What is a colonoscopy?
A colonoscopy is a procedure to look at the inside of your large bowel (colon) using a flexible telescope.
What are the benefits of a colonoscopy?
If the endoscopist (the person doing the colonoscopy) finds a problem, they can perform biopsies (removing small pieces of tissue) to help make the diagnosis.
Sometimes a polyp (small growth) is the cause of the problem and the endoscopist may be able to remove it during the procedure.
Are there any alternatives to a colonoscopy?
Other options include a barium enema (an x-ray test of your large bowel) or a CT colography (a scan of your large bowel).
What does the procedure involve?
A colonoscopy usually takes 30 to 45 minutes.
If appropriate, the endoscopist may offer you a sedative or painkiller which they can give you through a small needle in your arm or the back of your hand.
The endoscopist will place a flexible telescope into your back passage. Air will be blown into your large bowel to help the endoscopist have a clear view. The endoscopist will be able to look for problems such as inflammation or polyps. They will be able to perform biopsies and take photographs to help make the diagnosis.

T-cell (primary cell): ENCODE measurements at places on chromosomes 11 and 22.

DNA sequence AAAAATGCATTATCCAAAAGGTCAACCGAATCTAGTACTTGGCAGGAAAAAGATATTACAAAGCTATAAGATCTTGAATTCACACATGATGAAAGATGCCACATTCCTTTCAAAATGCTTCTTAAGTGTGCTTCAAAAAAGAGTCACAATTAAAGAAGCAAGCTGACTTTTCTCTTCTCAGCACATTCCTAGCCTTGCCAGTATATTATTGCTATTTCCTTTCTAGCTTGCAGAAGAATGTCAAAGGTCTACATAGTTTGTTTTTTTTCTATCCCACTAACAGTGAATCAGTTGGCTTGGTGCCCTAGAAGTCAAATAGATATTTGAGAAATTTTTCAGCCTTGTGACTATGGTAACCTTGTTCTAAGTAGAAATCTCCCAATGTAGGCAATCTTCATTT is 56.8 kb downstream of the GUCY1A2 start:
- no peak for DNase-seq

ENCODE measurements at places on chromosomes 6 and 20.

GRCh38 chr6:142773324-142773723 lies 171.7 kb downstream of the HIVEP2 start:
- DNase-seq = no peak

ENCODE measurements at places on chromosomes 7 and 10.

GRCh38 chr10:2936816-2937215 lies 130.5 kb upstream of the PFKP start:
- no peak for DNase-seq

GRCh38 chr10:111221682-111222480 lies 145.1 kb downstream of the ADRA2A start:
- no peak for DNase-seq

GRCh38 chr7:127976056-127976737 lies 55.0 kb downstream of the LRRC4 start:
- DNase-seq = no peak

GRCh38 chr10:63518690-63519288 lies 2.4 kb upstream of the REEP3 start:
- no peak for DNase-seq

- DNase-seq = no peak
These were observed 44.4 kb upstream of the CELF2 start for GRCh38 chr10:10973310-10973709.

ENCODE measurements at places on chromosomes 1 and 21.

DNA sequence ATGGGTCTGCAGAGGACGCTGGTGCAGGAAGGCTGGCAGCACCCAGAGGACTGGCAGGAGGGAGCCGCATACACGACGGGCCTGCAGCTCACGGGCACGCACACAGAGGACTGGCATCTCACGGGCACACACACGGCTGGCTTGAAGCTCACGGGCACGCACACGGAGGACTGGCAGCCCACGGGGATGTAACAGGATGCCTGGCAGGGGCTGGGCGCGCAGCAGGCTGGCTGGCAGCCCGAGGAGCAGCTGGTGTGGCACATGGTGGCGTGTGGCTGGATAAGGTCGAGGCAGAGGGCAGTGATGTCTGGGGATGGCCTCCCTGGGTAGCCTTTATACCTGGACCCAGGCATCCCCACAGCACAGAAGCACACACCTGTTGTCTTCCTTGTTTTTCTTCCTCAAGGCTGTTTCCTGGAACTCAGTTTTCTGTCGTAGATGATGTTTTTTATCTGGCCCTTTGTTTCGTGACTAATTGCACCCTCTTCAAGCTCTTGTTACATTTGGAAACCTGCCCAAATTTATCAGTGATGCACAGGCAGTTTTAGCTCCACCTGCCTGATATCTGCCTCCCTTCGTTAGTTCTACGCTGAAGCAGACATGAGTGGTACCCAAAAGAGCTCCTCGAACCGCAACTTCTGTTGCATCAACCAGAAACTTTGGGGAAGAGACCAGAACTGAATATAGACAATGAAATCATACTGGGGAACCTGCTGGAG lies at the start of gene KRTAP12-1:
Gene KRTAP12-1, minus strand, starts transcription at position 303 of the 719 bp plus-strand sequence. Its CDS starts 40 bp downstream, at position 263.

How soon will I recover?
If you were given a sedative, you will usually recover in about 2 hours but this depends on how much sedative you were given. You may feel a bit bloated for a few hours but this will pass.
You should be able to return to work the next day unless you are told otherwise.
The healthcare team will tell you what was found during the colonoscopy and discuss with you any treatment or follow-up you need.
Regular exercise should improve your long-term health. Before you start exercising, ask the healthcare team or your GP for advice.
What complications can happen?
Some complications can be serious and can even cause death.
- Allergic reaction
- Breathing difficulties or heart irregularities
- Heart attack or stroke can happen if you have serious medical problems
- Blurred vision
- Bleeding from a biopsy site or from minor damage caused by the telescope
- Bleeding, if a polyp is removed
- Making a hole in your colon
- Missed polyp
- Incomplete procedure